Soaring demand for Mid Sussex food banks highlighted by new Trussell Trust figures amid cost of living crisis

Demand on Mid Sussex food banks increased by 49 per cent during the past two years, new figures from the Trussell Trust have shown.

The charity says it’s witnessing an accelerating crisis across the UK as the need for emergency food dramatically increased in the past six months. This follows the £20-a-week cut to Universal Credit and the soaring rise in living costs that people are facing.

New figures released today reveal food banks in the Trussell Trust’s network provided more than 2.1 million parcels to people facing financial hardship across the country, from April 1 2021 to March 31 2022. This represents a 14 per cent increase compared to the same period in 2019/20 – before the pandemic – as more and more people are unable to afford the absolute essentials that we all need to eat, stay warm, dry and clean. This is the first time food banks in the Trussell Trust’s network have provided more than 2 million parcels, outside of 2020/21, at the height of the pandemic. 

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 Alarmingly, more than 830,000 parcels were provided for children, representing a 15 per cent increase from 2019/20 when 720,000 were provided. 

New figures out today show the number of parcels given out by the Trussell Trust's network has soared

In Mid Sussex food banks provided a total of 6,782 parcels in 2021/22, of which 3,259 were to children.

In 2020-21 demand peaked with 7,753 parcels being distributed, with 3,867 of those going to children.

This compares to 4,544 given out in 2019/2020, before the pandemic struck. In that year, 2,095 parcels were given to children.

Analysis by the JPIMedia data team shows that in 2020/21 Mid Sussex distributed 4,458 parcels per 100,000 people and was ranked 17th in the South East.

But the difference between the figures in 2019/20 before the pandemic, and 2021/22 shows a shocking 49 per cent increase in demand.

The Trussell Trust says its food banks managers are now warning of an accelerating crisis across the UK following the cut to Universal Credit, as the cost of living continues to soar.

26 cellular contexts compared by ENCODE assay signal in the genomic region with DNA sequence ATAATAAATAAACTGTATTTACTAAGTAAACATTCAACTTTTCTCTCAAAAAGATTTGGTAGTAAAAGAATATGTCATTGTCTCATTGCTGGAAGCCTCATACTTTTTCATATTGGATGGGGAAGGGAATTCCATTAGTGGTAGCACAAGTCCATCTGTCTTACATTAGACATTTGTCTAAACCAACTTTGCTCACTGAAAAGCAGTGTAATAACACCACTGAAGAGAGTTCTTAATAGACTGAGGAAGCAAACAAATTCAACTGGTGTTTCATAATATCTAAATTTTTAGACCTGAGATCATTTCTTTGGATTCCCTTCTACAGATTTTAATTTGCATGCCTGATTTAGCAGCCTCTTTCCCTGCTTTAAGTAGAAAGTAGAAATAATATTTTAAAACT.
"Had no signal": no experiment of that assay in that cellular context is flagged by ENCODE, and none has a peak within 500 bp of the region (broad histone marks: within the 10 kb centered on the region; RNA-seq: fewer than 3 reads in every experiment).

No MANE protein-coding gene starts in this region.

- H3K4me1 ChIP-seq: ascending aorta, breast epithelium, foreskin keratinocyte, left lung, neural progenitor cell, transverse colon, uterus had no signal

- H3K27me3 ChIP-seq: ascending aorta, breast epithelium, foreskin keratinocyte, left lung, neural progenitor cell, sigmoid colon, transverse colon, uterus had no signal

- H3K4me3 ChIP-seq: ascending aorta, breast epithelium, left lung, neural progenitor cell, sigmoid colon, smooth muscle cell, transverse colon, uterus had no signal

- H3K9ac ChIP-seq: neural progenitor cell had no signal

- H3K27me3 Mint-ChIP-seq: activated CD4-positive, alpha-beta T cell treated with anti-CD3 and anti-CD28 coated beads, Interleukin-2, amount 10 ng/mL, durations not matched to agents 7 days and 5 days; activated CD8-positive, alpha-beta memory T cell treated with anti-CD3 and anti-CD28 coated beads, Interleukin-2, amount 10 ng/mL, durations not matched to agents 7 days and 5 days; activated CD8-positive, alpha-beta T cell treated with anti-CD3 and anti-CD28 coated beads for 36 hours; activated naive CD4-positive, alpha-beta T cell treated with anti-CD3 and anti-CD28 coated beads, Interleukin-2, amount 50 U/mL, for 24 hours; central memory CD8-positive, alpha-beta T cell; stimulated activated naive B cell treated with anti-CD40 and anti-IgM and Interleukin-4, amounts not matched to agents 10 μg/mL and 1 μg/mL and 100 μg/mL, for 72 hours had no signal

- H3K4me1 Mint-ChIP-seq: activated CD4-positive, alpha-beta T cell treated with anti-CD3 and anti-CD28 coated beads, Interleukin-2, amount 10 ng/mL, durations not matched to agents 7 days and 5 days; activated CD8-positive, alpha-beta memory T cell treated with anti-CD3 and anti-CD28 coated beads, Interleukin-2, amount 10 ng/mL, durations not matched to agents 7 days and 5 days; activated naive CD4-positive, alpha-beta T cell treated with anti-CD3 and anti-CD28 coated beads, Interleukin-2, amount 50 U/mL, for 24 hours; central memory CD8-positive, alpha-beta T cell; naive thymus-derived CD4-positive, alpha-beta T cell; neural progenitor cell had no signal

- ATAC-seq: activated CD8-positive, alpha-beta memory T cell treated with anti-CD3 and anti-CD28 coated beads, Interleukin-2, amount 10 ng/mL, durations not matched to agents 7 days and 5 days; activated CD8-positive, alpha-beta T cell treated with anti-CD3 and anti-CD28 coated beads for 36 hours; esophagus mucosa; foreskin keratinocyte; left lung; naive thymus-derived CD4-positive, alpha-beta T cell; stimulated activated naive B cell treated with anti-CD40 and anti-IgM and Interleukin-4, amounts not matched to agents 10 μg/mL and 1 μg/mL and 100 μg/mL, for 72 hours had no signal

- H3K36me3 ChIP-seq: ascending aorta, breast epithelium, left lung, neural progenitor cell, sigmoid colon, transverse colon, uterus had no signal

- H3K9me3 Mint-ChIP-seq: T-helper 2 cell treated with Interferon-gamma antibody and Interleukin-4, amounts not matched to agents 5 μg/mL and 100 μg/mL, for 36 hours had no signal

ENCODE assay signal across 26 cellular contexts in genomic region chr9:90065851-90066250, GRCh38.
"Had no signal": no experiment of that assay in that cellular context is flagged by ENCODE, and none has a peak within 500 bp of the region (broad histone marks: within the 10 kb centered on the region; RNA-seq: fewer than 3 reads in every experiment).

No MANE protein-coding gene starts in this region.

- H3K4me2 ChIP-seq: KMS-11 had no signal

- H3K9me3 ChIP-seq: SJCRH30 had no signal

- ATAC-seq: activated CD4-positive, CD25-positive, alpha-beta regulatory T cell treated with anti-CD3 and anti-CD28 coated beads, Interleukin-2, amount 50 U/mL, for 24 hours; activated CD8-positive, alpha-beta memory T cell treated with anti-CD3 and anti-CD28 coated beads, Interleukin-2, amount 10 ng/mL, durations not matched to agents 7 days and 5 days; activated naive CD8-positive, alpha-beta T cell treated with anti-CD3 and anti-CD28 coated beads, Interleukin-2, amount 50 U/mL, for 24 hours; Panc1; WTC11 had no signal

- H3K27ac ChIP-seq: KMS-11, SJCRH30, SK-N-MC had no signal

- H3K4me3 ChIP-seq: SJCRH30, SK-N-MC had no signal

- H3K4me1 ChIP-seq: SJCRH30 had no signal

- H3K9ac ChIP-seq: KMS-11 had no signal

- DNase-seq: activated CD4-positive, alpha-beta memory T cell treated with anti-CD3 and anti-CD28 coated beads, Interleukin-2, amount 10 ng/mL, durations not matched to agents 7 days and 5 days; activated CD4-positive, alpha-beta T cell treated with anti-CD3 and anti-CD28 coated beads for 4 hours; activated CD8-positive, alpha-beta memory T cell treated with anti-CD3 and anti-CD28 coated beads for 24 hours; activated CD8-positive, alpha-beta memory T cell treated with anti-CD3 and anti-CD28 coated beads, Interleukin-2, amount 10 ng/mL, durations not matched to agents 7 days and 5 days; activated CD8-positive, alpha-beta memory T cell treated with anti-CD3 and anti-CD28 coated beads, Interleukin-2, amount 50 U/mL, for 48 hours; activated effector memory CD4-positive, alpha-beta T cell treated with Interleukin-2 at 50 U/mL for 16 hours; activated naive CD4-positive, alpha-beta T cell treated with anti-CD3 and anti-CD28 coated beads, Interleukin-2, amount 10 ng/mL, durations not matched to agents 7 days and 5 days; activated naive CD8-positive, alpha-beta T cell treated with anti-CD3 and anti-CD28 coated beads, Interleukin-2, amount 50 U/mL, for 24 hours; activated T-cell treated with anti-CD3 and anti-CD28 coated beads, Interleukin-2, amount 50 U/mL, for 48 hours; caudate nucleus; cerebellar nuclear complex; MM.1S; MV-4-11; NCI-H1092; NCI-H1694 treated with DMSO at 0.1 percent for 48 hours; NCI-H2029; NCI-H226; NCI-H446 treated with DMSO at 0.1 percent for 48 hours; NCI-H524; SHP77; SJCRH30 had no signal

As inflation continues to increase and rising bills are putting pressure on families across the country, the Trussell Trust says its network expects need for emergency food to rise further still, over the coming months and beyond. One food bank manager said: “The people who come in are telling me they’re scared. People are beside themselves about what the next six months will bring.”

Even though one in three people on Universal Credit are already skipping meals, the charity says the UK government is still choosing not to protect people already struggling to make ends meet.   

A Trussell Trust spokesman said: "The UK government has failed to create any security for people on the lowest incomes, allowing the value of social security to fall dramatically in real terms while prices rise, the charity warns. In October the Chancellor removed £20 a week from low-income families across the country, the largest cut to welfare since the Second World War. And in his Spring Statement he rejected calls for benefits to be brought in line with the current rate of inflation to better reflect the true cost of living, the charity highlights. This is on top of a five-year freeze on benefits rates which means these payments are worth 11% less than they were a decade ago.  

"With the energy price cap rise just starting to bite, the charity says for most people at risk from financial hardship – who cannot work or work longer hours due to disability, caring responsibilities or mental health issues – there is very little protection ahead. Food bank staff and volunteers will always do all they can to help people in their communities, they do this every day - but they cannot and should not be picking up the pieces of government inaction, particularly with a crisis of this scale."

Emma Revie, chief executive of the Trussell Trust, said: “People are telling us they’re skipping meals so they can feed their children. That they are turning off essential appliances so they can afford internet access for their kids to do their homework.

“How can this be right in a society like ours? And yet food banks in our network tell us this is only set to get worse as their communities are pushed deeper into financial hardship. No one’s income should fall so dangerously low that they cannot afford to stay fed, warm and dry.

“There is still time for the UK government to do the right thing. We are calling on the UK government to bring benefits in line with the true cost of living. As an urgent first step benefits should be increased by at least 7 per cent, keeping pace with increases in the cost of living. In the longer term, we need the government to introduce a commitment in the benefits system to ensure that everyone has enough money in their pockets to be prevented from falling into destitution.

“By failing to make benefits payments realistic for the times we face, the government now risks turning the cost of living crisis into a national emergency.”

A Government spokesperson said: “We recognise the pressures on the cost of living and we are doing what we can to help, including spending £22 billion across the next financial year to support people with energy bills and cut fuel duty.

“For the hardest hit, we’re putting an average of £1,000 more per year into the pockets of working families on Universal Credit, have also boosted the minimum wage by more than £1,000 a year for full-time workers and our Household Support Fund is there to help with the cost of everyday essentials.”

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